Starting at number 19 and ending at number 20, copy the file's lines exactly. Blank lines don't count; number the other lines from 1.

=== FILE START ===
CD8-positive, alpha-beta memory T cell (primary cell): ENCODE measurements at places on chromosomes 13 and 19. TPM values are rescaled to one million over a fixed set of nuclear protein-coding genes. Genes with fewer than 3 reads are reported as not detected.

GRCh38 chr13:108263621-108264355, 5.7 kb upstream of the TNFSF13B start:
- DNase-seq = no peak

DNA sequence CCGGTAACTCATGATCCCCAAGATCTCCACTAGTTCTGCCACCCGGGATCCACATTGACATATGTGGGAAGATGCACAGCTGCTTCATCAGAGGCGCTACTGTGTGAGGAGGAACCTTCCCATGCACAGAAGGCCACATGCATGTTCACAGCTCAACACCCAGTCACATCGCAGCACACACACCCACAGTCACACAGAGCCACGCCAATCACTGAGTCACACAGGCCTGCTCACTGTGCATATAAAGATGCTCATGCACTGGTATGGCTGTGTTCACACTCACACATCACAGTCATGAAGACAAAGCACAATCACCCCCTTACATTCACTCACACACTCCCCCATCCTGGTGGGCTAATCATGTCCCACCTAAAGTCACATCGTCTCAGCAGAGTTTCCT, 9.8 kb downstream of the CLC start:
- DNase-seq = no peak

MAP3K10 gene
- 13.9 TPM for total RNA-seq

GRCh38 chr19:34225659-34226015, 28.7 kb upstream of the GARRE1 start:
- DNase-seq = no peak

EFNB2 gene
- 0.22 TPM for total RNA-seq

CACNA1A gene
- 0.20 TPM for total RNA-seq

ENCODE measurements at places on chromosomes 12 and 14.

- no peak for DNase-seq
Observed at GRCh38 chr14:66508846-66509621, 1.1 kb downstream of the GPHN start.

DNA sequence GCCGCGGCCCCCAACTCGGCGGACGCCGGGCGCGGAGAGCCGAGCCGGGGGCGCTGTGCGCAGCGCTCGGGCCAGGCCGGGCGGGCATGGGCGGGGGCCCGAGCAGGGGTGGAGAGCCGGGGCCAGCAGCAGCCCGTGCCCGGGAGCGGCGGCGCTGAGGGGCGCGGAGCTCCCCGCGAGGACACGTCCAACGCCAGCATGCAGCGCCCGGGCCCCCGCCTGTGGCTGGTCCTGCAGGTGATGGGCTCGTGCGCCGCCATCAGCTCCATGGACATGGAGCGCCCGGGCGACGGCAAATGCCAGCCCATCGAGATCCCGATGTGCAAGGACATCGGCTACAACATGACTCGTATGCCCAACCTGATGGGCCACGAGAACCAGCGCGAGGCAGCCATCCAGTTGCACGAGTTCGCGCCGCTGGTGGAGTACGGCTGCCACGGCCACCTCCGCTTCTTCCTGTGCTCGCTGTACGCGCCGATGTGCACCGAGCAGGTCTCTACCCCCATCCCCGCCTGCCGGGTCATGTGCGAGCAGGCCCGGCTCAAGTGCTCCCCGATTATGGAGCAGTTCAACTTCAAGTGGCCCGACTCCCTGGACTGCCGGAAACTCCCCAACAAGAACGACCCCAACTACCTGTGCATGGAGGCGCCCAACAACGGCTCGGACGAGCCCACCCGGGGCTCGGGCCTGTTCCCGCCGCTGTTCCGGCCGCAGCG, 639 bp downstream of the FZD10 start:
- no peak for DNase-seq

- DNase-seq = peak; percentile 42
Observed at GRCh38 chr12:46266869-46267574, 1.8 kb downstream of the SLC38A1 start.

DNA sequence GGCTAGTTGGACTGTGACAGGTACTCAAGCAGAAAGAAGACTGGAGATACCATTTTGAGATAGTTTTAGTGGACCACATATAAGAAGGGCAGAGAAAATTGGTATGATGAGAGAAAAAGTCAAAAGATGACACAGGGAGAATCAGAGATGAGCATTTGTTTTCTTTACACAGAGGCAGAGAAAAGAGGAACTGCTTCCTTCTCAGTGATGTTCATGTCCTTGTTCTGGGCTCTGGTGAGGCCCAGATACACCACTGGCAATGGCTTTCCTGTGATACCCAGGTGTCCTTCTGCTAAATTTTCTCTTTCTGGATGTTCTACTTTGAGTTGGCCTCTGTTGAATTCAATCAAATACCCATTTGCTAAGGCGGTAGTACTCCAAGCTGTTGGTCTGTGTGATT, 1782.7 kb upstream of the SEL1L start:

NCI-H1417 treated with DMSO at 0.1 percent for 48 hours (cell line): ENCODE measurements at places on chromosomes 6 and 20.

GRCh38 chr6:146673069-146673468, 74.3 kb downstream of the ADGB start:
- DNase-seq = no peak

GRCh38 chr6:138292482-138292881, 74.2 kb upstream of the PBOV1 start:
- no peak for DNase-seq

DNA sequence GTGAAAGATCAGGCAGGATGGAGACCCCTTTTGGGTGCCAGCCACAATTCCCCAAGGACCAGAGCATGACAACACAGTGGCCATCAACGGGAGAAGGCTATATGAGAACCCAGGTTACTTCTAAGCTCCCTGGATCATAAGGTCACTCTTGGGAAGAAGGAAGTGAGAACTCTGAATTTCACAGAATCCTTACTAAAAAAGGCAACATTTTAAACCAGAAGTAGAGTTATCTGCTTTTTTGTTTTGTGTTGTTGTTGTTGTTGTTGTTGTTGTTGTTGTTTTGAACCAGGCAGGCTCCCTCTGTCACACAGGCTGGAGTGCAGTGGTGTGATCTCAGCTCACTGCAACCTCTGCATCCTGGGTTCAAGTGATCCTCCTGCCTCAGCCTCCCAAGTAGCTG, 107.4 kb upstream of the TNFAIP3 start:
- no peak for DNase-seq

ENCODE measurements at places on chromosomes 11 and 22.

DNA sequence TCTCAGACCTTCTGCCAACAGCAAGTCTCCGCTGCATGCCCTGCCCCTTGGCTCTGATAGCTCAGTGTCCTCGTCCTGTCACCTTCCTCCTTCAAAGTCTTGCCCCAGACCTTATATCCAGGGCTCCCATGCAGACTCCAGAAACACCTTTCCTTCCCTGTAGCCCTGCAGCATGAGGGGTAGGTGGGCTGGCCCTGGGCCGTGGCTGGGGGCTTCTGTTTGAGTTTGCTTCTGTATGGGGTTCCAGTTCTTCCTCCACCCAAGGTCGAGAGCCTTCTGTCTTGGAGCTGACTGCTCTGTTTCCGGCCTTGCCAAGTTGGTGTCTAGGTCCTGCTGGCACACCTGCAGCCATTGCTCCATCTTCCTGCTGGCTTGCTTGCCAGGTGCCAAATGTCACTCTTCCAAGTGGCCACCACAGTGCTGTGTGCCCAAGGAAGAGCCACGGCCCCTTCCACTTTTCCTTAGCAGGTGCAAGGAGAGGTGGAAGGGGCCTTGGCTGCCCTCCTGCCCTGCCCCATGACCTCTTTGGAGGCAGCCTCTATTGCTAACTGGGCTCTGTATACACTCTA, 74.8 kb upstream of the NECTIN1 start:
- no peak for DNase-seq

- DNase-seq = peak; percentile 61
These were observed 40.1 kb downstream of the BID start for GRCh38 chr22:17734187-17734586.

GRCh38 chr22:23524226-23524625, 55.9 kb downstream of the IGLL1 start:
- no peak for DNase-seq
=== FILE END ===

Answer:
- DNase-seq = peak; percentile 42
Observed at GRCh38 chr12:46266869-46267574, 1.8 kb downstream of the SLC38A1 start.